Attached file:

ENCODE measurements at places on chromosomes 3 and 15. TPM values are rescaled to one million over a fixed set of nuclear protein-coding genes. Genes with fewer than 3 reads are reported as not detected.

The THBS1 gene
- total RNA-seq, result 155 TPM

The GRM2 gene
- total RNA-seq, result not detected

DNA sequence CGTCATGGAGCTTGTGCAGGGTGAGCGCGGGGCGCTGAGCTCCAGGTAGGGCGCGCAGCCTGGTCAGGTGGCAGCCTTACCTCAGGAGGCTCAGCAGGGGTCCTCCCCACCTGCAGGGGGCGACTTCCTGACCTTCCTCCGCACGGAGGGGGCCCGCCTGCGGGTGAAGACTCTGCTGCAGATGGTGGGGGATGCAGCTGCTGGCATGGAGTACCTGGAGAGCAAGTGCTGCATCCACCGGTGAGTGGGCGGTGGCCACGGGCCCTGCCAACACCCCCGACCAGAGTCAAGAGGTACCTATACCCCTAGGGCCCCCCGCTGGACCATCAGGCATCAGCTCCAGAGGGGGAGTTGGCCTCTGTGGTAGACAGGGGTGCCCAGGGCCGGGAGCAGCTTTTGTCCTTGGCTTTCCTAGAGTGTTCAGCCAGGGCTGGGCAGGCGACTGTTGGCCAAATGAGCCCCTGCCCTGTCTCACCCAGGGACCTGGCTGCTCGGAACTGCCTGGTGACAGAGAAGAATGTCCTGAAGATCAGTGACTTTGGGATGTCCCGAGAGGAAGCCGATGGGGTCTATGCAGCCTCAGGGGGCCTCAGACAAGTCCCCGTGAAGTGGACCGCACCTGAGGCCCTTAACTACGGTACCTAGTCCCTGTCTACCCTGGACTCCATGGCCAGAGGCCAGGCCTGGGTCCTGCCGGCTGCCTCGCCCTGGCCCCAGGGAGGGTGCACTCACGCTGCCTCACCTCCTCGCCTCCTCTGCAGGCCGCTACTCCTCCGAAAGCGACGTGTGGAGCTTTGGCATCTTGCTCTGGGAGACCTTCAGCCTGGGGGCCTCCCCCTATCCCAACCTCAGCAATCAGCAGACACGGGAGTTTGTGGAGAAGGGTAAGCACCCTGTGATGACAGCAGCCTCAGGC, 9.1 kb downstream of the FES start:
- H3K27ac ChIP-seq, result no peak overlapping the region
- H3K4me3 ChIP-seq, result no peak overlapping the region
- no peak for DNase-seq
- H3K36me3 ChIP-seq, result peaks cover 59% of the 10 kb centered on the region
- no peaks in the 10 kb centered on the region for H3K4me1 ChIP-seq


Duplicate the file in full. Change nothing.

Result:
ENCODE measurements at places on chromosomes 3 and 15. TPM values are rescaled to one million over a fixed set of nuclear protein-coding genes. Genes with fewer than 3 reads are reported as not detected.

The THBS1 gene
- total RNA-seq, result 155 TPM

The GRM2 gene
- total RNA-seq, result not detected

DNA sequence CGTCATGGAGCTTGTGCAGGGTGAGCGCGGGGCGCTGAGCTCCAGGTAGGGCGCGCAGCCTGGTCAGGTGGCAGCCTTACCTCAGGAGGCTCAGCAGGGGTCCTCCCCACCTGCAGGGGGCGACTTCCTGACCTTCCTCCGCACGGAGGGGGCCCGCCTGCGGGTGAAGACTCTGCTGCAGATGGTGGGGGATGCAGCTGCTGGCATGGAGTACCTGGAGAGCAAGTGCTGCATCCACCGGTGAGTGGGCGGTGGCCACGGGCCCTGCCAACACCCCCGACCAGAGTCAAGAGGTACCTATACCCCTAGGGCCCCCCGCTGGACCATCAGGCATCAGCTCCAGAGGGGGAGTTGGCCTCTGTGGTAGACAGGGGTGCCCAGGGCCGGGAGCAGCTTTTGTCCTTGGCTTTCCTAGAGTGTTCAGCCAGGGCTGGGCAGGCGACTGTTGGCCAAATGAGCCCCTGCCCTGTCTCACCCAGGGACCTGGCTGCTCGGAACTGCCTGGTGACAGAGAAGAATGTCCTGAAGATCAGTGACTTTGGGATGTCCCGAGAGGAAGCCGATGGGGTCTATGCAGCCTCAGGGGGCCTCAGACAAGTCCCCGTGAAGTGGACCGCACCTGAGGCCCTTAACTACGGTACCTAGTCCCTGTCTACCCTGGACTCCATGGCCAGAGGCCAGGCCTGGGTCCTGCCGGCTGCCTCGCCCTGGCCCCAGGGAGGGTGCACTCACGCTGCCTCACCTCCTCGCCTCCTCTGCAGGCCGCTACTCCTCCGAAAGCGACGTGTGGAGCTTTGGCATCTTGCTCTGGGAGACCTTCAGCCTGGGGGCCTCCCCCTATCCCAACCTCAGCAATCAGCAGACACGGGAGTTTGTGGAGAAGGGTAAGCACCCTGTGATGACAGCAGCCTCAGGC, 9.1 kb downstream of the FES start:
- H3K27ac ChIP-seq, result no peak overlapping the region
- H3K4me3 ChIP-seq, result no peak overlapping the region
- no peak for DNase-seq
- H3K36me3 ChIP-seq, result peaks cover 59% of the 10 kb centered on the region
- no peaks in the 10 kb centered on the region for H3K4me1 ChIP-seq